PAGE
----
Rose’s Kitchen

Steamed Sponge Cake

Ingredients:

10 eggs

500g plain flour

400g sugar

3/4 can ice cream soda

some sultanas (optional)

Method:

1.  Line a round tin with cellophane paper.

2.  Beat eggs with sugar till very thick and white.

3.  Fold in sifted flour with ice cream soda alternately.  Add in sultanas (if used).

4.  Pour batter into cellophane-lined tin.

5.  When water in steamer is boiling vigorously, place the tin of batter onto the steaming tray.  Cover and steam over high heat for 1 hour.  Do not lift the lid until the cake is cooked.  If you need to top up water in steamer, use hot water.

6.  Remove cake and place on a wire rack to cool.

February 2, 2007 - Posted by | Desserts and Snacks

10 Comments »

  1. Hi Rose,
    I tried making the ‘steamed sponge cake’ a couple of times:

    1)After beating the eggs with the sugar until the mixture became thick, white and fluffy, I folded in the flour alternating with ice cream soda, then I steamed the cake. The cake turned out hard, and the texture was harsh (I could still see raw flour in the texture). I am assuming that because the egg mixture was so well beaten, that when I folded in the flour, the flour got captured in the air bubles of the egg mixture.

    2) The second time I made the cake, I folded in the flour alternating with cream soda, but this time, I mixed a bit longer, and the egg mixture lost its volume. The cake turned out hard, and not very tasty…

    Rose, I am not sure now what I am doing wrong…can you please help? do I fold in the flour and the ice cream soda with the spatula? for how long? or do I use the beater when folding in the flour? for how long? should the cake mixture in the end (after adding the flour and ice cream soda) still be fluffy?

    thank you Rose.
    Jaz

    Comment by Jaz | October 1, 2007 | Reply

  2. Rose,
    I want to wish you a belated ‘Happy Birthday’! and Best Wishes!
    May good fortune always follow you!
    Jaz

    Comment by Jaz | October 1, 2007 | Reply

  3. Thank you Jaz,
    This steamed sponge cake is a heavy cake and is popular with the kampong folks. If it is well-made, the top of the cake will open out like a flower. We used to beat the eggs with an old fashioned wire whisk and then fold in the flour with our hands. My mum gave up after many attempts because whenever she made it, the top was always flat! I’ll try to make it again and see if I can come out with a photograph.
    Cheerio!
    Rose

    Comment by rose | October 4, 2007 | Reply

  4. Dear Rose,
    It is really kind of you…thank you!
    I will try again this long weekend (Thanksgiving); I didn’t realize that this cake was supposed to puff up, and open up :), in fact I didn’t know what to expect!…I will let you know if it comes out alright.

    I made the Kueh Lapis Kulus the other day, and it came out really good; tastier than the one I had eaten a long time ago! thank you again!

    Strange though, I am not sure if there is something wrong with some of the pages on this website, I was so excited about the outcoming of my Kueh Lapis Kulus that I immediately let you know, however the message was never posted…

    Thank you again, and take care…

    Comment by Jaz | October 5, 2007 | Reply

  5. Dear Jaz,
    You can also use a bamboo basket to steam the sponge cake. I remembered we always stamped some tiny red pattern on top of the cake to make it look pretty.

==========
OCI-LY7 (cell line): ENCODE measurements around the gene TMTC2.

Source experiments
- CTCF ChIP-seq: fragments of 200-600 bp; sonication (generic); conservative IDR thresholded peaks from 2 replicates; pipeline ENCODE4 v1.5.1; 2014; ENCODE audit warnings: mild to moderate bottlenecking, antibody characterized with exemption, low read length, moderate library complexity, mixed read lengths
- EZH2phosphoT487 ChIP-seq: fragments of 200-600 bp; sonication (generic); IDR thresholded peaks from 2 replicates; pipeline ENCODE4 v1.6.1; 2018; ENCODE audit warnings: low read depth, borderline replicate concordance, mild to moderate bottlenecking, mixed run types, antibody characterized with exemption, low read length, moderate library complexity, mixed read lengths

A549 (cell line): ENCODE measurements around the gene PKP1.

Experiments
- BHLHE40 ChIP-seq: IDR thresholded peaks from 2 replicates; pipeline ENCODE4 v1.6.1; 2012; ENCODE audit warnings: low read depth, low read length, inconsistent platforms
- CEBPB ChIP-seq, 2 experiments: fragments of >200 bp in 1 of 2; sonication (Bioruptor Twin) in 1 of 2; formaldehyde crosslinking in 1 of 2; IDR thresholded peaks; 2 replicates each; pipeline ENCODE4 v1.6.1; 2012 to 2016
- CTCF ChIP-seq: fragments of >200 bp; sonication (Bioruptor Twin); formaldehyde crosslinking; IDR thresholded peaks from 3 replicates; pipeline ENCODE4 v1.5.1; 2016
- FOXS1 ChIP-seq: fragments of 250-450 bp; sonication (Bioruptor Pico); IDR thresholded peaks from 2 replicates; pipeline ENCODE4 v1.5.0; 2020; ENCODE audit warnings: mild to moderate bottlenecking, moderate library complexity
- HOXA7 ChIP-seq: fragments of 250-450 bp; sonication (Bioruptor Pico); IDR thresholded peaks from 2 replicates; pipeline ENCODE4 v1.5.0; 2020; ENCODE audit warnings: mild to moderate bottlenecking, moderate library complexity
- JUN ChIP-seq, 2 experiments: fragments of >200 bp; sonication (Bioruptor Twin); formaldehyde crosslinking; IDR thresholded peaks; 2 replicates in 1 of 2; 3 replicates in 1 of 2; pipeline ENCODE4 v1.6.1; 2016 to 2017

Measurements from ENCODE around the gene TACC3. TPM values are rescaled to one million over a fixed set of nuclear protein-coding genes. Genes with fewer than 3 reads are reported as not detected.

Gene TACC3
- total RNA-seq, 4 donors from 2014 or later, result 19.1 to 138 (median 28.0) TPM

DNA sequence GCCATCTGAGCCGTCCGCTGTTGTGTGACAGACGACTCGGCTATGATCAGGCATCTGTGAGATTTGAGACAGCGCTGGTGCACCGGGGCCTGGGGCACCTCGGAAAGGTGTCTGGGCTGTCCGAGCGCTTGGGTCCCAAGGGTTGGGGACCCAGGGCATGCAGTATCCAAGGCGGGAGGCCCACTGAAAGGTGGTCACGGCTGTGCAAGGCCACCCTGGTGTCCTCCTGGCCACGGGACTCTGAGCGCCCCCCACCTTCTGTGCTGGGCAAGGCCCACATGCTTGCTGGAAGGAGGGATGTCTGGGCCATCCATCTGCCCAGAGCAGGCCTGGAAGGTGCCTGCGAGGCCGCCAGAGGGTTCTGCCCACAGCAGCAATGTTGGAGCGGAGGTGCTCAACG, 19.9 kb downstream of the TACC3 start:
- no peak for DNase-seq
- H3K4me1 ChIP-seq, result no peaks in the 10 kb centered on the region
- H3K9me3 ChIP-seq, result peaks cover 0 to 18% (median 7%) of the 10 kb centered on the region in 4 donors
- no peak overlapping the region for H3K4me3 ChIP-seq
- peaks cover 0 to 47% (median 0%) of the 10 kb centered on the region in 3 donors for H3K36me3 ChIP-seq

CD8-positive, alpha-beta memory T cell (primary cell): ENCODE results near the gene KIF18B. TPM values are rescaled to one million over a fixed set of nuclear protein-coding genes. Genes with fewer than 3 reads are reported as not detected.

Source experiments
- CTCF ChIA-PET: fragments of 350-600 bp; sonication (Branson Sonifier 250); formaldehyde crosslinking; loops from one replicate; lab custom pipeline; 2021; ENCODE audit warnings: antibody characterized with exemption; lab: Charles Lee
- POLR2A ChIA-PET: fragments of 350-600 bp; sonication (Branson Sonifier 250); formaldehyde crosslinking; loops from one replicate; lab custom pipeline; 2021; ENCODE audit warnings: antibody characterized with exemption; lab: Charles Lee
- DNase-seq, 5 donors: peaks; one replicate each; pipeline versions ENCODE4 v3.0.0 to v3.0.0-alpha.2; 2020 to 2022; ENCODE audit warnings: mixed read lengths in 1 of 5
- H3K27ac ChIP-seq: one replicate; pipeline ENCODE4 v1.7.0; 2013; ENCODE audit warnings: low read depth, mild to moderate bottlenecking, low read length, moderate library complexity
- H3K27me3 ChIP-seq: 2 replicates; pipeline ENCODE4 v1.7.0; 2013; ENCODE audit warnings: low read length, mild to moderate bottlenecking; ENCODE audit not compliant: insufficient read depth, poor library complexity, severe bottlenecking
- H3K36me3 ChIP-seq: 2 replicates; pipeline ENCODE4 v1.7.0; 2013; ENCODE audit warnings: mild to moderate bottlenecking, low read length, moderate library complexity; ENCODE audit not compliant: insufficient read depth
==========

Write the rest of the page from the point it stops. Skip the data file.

Glad you enjoyed the Kueh Lapis Kukus, do try the Kueh Sarlat, you will love it.
    I faced the same problem too, sometimes after sending my replies, it just disappeared!
    All the best!
    Rose

    Comment by rose | October 5, 2007 | Reply

  6. Rose, I will be trying the Kueh Lapis Kulus today after work! thank you!
    Wish you a Nice weekend!

    Comment by Jaz | October 6, 2007 | Reply

  7. Rose,
    oops…I meant, will start making the Kue Sarlat today, since I need to soak the rice…I can’t wait to make the Kueh Lapis Kulus again, maybe next week since I have planned to try to make the steamed cake and the Kue Sarlat…really busy with your wonderful recipes 🙂
    Thank you!
    Jaz

    Comment by Jaz | October 6, 2007 | Reply

  8. Hi Rose,
    Hope you are doing well, and healthier each day.

    I have made this steamed sponge cake 2 times since last time; one time I made with pastry flour and the cake turned out very tasty, looked very light and spongy but didn’t puff up and open up; the second time I tried with rice flour, it turned out very tasty too, and the top opened up from the side but it had a bit of raw rice flour smell. We all enjoy eating these cakes even though not sure if they turned out as good as you make it; somehow I like the taste of steamed cakes more than the baked ones.

    I also made the Kue Sarlat without the pandan leaves; I was surprised that it turned out good and I really liked it as I had never tasted it before! I am tryign to find out where to get pandan leaves around here, and can’t wait to try making it again!

    I have tried making many of your savoury dishes, I followed every step, and I was very happy with my results!

    Thank you again Rose!

    God Bless and Best Wishes.
    Jaz

    Comment by Anonymous | October 26, 2007 | Reply

  9. Hi Jaz,
    Glad to hear of your success. Since you are so enthusiatic, I’ll try to post some other recipes for steam cakes.
    If you can’t find pandan leaves, you can try adding some rose water and custard powder instead of plain flour. It will be quite tasty too. All the best!
    Blessings!
    Rose

    Comment by rose | November 2, 2007 | Reply

  10. Thank you Rose! very much appreciated!
    Take care…
    Jaz

    Comment by Jaz | November 7, 2007 | Reply


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